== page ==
Keeping in mind the need to change with the times, John Davis from MIT Sloan School of Management developed the Family Enterprise framework to help families understand the purpose of their business and the impact of change. Professors Ken Moores and Mary Barret, in their study of the family business life cycle, showed that most family businesses do not make it past the third generation despite several competitive advantages. This happens when the vision of the founder entrepreneur and subsequent generations grow divergent. It is often the case that massive changes would have affected the founding business, requiring it to evolve, rather than stay the same and become irrelevant.
One key element that defined the entrepreneurial journey of the Nagarathars was their low propensity for unethical practices. Honesty defined the journey as it was deemed to be the best policy. There was zero tolerance for lies, cheating, deceit, and dishonesty.
In addition, my Nagarathar forefathers demonstrated discipline in thinking and action, which ensured focus and follow through. They acknowledged the obstacles before them and dealt with them through clear thinking and mutual support. Community support was equally important. The Nagarathar community, which had many entrepreneurs, provided a mutual support network that helped to tide through difficulties.
Although I wanted to retire three decades ago, I am still on my entrepreneurial journey. I do not see a finish line for me, as I keep learning and evolving with the changing times. We took our company public in March 2006.There was tremendous joy as it had rewarded our hard work thus far. Going ahead, there were several difficulties, and stress became part of our lives. We made mistakes; we hired people who did not fit their jobs, and as Jim Collins said, we had to ‘get them off the bus.’ We had to pay a price for our mistakes, and it was not without mental anguish. But the journey continues. Entrepreneurs do not regret failing, but the hope is to learn from mistakes and move on.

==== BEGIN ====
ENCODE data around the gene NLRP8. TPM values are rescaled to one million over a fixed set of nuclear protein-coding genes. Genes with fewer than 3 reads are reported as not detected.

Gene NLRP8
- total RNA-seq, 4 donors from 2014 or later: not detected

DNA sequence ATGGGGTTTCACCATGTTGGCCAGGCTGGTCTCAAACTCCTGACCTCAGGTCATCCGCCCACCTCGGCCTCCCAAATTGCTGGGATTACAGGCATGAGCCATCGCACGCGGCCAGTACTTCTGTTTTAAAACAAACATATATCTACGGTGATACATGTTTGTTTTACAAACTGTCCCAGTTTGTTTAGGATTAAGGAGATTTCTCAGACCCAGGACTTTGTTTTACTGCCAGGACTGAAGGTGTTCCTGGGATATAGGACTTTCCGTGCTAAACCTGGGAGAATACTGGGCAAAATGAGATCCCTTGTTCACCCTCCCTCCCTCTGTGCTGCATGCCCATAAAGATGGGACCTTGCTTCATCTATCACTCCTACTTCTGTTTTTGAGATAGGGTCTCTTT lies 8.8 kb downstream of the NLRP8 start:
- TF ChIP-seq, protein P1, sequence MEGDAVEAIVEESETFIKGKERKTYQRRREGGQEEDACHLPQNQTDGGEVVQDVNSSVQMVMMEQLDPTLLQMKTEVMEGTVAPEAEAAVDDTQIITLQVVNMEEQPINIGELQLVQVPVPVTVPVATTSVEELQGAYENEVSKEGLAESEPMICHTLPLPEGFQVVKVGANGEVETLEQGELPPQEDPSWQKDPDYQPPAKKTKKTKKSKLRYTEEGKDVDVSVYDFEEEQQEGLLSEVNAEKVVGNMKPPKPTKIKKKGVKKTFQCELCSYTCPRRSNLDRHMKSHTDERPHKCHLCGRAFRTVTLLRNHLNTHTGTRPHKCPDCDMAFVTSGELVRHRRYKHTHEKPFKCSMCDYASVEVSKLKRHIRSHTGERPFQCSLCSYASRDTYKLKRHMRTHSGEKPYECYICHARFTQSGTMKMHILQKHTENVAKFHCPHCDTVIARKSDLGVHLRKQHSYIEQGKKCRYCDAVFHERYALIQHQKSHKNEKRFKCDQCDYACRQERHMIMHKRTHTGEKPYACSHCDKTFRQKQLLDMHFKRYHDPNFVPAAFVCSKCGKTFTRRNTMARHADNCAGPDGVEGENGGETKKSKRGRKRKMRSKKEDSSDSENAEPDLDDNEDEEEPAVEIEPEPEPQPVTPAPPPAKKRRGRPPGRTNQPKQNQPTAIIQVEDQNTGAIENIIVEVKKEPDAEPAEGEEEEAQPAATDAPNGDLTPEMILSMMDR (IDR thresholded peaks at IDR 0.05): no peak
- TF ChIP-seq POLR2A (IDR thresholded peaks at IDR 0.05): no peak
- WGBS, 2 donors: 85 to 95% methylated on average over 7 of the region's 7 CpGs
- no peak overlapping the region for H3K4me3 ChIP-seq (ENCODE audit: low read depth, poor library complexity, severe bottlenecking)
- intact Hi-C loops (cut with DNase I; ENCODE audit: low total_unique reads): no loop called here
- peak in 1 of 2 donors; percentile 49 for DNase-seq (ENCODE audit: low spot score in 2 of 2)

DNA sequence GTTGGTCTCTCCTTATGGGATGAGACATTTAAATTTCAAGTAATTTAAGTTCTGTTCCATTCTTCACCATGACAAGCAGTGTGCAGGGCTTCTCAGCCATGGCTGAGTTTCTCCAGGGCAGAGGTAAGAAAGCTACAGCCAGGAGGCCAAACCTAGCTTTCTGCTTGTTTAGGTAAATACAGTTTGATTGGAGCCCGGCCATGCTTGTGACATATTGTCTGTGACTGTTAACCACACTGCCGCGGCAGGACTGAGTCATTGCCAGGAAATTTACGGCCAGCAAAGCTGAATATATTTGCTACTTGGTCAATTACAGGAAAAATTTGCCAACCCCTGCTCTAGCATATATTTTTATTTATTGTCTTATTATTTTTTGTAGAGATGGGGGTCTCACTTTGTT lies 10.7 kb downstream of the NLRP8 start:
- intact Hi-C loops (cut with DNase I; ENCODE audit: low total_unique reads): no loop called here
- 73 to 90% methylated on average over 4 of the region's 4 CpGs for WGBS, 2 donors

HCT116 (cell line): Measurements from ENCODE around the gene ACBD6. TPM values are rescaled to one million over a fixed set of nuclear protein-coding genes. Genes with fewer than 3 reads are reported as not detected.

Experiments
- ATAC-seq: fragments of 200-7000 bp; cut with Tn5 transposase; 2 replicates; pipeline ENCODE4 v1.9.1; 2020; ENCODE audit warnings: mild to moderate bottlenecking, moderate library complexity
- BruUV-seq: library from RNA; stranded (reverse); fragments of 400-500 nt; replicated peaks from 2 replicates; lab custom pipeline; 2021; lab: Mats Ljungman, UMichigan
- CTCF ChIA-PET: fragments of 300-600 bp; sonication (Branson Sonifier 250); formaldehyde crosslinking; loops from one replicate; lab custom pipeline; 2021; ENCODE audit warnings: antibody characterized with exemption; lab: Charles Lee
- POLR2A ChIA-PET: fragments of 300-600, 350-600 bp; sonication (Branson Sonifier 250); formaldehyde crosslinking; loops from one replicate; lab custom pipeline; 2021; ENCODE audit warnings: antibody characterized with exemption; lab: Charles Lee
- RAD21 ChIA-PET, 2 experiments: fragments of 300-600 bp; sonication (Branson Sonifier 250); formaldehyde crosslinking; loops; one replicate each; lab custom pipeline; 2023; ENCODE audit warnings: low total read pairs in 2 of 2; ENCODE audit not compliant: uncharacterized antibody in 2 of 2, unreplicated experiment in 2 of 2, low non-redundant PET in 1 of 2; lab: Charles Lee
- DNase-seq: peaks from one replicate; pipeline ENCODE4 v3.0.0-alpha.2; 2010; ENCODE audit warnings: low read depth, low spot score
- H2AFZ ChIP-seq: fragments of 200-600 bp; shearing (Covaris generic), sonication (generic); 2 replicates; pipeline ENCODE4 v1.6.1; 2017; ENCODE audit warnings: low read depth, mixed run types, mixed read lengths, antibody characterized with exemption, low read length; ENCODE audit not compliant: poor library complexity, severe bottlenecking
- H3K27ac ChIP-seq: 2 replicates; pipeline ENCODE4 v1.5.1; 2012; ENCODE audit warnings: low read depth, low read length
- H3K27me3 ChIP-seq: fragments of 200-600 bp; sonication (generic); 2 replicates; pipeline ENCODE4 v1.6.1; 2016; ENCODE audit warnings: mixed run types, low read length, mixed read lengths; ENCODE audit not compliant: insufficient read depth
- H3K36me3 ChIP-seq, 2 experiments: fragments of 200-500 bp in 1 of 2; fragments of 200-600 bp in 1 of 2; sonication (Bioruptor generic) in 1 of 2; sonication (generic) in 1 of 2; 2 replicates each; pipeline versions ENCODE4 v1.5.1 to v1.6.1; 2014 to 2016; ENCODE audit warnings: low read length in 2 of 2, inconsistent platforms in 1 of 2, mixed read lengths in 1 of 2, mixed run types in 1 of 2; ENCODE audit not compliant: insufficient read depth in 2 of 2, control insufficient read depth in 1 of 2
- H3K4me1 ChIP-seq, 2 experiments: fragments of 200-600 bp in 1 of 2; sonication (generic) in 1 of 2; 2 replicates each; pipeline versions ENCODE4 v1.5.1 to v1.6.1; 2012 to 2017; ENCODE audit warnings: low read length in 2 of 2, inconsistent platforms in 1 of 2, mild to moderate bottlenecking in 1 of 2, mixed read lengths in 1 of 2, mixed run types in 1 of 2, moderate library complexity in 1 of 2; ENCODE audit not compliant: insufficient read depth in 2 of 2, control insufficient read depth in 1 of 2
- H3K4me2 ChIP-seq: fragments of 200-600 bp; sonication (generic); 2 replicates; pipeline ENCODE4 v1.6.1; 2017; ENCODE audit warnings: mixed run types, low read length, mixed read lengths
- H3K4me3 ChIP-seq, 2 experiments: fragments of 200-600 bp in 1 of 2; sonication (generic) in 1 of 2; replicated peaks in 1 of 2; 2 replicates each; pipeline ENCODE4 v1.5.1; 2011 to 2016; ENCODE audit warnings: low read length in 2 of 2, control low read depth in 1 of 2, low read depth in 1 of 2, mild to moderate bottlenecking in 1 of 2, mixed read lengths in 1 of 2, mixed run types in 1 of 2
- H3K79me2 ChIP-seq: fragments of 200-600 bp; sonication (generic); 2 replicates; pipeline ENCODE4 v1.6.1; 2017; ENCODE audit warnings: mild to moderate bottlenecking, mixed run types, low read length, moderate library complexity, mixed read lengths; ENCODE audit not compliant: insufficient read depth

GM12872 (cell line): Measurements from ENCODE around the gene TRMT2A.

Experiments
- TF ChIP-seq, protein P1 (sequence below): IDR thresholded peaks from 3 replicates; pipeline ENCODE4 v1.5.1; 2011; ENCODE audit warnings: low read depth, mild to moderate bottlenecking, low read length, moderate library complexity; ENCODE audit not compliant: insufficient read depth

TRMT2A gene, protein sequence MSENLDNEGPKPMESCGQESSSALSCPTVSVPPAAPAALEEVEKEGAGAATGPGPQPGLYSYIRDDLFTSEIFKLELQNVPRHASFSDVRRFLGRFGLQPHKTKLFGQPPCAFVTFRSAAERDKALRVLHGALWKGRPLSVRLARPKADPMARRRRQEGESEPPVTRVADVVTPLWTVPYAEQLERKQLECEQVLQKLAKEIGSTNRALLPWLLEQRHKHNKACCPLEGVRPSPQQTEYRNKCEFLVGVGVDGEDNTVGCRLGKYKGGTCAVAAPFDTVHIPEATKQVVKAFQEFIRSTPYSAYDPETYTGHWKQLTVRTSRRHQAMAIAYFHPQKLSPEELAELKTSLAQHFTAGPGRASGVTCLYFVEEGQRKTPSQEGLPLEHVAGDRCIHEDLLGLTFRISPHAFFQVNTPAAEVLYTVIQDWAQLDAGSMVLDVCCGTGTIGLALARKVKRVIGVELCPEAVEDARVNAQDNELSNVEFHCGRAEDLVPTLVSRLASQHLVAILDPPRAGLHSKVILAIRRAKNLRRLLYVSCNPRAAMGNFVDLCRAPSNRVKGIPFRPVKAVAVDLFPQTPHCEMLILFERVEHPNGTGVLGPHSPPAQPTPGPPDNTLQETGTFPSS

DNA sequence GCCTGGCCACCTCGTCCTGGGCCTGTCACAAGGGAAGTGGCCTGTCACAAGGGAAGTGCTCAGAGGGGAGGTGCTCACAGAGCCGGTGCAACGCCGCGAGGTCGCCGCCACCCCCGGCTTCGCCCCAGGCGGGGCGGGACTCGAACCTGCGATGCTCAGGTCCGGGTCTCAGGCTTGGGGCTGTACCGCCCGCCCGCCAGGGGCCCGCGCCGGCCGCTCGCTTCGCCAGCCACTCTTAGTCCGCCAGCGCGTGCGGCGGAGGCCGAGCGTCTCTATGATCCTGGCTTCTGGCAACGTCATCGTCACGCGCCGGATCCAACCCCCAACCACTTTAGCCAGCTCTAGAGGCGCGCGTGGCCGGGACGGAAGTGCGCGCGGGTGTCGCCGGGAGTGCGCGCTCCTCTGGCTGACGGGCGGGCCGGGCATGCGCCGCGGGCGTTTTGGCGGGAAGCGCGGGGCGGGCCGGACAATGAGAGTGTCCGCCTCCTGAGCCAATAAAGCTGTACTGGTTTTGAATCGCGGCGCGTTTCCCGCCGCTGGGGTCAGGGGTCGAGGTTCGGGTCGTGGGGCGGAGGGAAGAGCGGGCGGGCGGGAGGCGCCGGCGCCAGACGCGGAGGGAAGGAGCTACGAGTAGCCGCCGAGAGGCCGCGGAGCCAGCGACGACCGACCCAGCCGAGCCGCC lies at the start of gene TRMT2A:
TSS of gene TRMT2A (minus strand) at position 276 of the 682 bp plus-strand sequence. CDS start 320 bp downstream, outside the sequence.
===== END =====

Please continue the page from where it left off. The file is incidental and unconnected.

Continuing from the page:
At all times, we made sure that we did not stray away from our vision. This required focus and discipline as there were numerous obstacles, both internal and external. Additionally, we had to look at the changing world and the risks impacting the world. Hundreds of things happen simultaneously for entrepreneurs. This is something no business school professor will be able to teach. Entrepreneurs at one point in their entrepreneurial journey know they need the right professional managers to help them stay on the journey. The need to remain committed to values remains paramount.
Many people told me on my entrepreneurial journey to work for someone else. They said my skill sets suited me better for employment. We discussed in the earlier article the work of Raj Chetty and Lost Einsteins. Proximity to innovators supports innovation. The deciding factor for me was my mind set, which had inherited some of the entrepreneurial aspirations of my ancestors. I worked hard to overcome the negative comments that had created self-doubt and dented my confidence. While I might not have got close to my grandparents’ or Steve Jobs’ value creation, I am still on my entrepreneurial journey, contributing in my own little way.
There is no finish line. This is a journey.